In his editorial, Fawal discusses the displacement of approximately 2.5 million Palestinians by Israeli forces following the formation of the state of Israel in 1948. He examines the controversial settlements built by Israelis in the West Bank, and also the wall erected in Bethlehem. In addition, Fawal touches on his own experiences following the Second World War.
From the editorial:
I was 15 years old in 1948, and not a day goes by that I do not remember the tens of thousands of Palestinian refugees streaming into my hometown of Ramallah, which did not become part of the new Israeli state. The woman who later became my wife, rose Rahib, fled her home in Lydda as a 6-year-old girl. Rose and her family walked in the stifling heat some 30 miles to Ramallah. Her father had been successful in the trucking business and had built his family a fine home. But Israeli soldiers came, stuck guns in their faces and asked the out of that home, saying “go to Abdullah,” meaning to Jordan, which was then ruled by King Abdullah.
… Perhaps it is because of the progress I have seen in the half-century I have lived in Birmingham—a city whose history is so deeply rooted in the civil rights movement—that I am prepared to look forward to a brighter future in which Jews and Palestinians can live side by side as equals. I remain convinced that if Americans truly understood what the Palestinian people have endured at the hands of Israel – in 1948, in 1967 and today – they would strongly disapprove of their government’s financial and diplomatic support of Israel’s systematic discrimination and oppression of Palestinians.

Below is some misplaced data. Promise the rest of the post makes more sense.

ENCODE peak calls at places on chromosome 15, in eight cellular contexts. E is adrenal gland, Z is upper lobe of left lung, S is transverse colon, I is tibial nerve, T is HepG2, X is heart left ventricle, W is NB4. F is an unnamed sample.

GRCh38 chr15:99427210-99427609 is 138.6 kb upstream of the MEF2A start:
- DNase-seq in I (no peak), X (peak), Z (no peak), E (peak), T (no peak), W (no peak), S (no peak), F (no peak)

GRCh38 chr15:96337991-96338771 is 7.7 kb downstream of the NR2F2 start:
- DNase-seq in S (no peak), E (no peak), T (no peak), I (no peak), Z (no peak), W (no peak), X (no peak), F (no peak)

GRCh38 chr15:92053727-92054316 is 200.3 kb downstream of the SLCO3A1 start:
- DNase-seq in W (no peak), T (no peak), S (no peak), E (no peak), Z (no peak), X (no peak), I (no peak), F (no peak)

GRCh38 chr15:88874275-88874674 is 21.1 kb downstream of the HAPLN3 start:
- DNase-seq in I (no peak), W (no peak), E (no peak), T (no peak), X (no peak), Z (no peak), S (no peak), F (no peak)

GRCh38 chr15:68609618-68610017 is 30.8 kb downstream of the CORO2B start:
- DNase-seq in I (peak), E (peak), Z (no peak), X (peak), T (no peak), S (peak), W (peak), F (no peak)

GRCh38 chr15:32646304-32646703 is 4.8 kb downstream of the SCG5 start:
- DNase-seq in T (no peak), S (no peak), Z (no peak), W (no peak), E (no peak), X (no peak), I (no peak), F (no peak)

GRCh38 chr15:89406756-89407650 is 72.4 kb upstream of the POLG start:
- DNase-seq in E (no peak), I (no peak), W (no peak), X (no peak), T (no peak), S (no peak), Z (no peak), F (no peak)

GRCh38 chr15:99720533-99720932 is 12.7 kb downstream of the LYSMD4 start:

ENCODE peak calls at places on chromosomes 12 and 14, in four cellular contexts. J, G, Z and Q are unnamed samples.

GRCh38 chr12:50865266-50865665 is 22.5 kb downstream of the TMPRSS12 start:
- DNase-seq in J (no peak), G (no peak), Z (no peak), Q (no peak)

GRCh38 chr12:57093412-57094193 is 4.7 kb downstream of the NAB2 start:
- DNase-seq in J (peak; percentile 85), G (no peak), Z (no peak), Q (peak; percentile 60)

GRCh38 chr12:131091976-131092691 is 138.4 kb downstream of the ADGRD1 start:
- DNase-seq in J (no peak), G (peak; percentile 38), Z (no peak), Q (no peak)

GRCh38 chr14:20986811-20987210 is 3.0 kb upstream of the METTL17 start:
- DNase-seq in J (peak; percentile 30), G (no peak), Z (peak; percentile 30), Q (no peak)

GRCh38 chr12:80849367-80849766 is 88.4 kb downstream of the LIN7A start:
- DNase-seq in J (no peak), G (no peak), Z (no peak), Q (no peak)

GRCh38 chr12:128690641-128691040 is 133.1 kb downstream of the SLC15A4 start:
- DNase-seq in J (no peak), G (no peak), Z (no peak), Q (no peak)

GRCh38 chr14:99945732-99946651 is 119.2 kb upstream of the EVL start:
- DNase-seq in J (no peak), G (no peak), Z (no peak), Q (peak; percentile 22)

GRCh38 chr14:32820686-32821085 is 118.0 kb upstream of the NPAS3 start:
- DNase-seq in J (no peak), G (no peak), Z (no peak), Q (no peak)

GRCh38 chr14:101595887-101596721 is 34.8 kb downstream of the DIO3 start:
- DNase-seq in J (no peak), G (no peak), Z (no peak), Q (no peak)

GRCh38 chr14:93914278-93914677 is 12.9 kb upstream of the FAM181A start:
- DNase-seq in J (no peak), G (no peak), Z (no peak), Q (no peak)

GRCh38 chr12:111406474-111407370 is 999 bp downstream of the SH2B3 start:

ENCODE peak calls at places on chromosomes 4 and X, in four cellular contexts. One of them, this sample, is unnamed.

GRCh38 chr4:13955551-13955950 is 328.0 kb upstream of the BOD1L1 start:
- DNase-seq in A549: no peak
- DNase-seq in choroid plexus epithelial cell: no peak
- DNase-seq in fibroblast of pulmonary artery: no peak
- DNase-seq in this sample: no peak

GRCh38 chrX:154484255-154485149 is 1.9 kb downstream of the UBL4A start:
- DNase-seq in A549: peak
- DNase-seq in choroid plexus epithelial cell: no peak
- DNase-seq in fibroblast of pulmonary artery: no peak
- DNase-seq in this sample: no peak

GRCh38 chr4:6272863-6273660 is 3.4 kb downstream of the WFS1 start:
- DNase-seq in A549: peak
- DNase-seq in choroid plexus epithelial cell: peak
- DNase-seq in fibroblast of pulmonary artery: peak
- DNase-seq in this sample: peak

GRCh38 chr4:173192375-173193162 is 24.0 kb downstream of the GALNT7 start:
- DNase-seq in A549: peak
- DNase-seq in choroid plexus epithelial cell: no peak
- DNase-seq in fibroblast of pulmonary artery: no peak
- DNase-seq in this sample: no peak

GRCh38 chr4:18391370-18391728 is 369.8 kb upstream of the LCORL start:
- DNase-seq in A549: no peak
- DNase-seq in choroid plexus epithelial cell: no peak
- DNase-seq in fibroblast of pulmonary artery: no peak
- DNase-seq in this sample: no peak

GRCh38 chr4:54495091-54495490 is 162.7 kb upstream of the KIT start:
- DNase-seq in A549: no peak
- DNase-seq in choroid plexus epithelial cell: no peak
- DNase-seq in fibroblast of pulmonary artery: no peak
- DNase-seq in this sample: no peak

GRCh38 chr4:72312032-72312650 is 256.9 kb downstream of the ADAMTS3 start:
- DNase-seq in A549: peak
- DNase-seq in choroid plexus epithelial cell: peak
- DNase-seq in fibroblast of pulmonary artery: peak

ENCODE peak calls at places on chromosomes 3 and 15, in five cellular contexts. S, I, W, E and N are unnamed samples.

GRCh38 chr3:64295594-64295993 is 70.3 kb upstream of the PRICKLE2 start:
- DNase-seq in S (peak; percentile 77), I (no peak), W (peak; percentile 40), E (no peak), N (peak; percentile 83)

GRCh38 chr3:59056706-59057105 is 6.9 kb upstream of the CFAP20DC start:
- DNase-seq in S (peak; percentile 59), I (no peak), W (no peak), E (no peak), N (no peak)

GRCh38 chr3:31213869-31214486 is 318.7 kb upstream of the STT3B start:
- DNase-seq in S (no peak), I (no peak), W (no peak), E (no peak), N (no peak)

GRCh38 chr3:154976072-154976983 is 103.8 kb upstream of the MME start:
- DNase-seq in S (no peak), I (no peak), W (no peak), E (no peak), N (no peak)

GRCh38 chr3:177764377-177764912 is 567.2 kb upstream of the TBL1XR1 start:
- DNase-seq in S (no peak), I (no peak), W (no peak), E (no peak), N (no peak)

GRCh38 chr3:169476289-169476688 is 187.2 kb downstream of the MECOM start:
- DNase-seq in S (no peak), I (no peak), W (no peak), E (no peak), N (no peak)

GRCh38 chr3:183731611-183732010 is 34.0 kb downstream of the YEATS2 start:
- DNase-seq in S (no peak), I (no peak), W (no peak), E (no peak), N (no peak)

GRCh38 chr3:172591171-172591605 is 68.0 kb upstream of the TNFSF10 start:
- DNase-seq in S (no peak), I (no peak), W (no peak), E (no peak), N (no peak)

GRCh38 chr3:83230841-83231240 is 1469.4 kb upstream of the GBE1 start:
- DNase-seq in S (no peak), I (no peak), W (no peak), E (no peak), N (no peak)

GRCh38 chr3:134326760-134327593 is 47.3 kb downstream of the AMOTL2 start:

The words of the Rev. Martin Luther King Jr. echo powerfully for me: “We must come to see that the end we seek is a society at peace with itself, a society that can live with its conscience. And that will be a day not of the white man, not of the black man. That will be the day of man as man.”
Click to read the entire editorial at the Birmingham News.
On the Hills of God Fawal tells the story of a seventeen-year-old Palestinian boy, Yousif Safi, whose life is turned upside down with the founding of Israel in 1947. As the future of Palestine begins to look bleak, Yousif is frustrated by his fellow Arabs’ inability to thwart the Zionist encroachment and by his own inability to prevent the impending marriage of his beloved Salwa to an older suitor chosen by her parents. Despite the monumental odds against him, Yousif vows to win back both his loves—Salwa and Palestine—and create his world anew.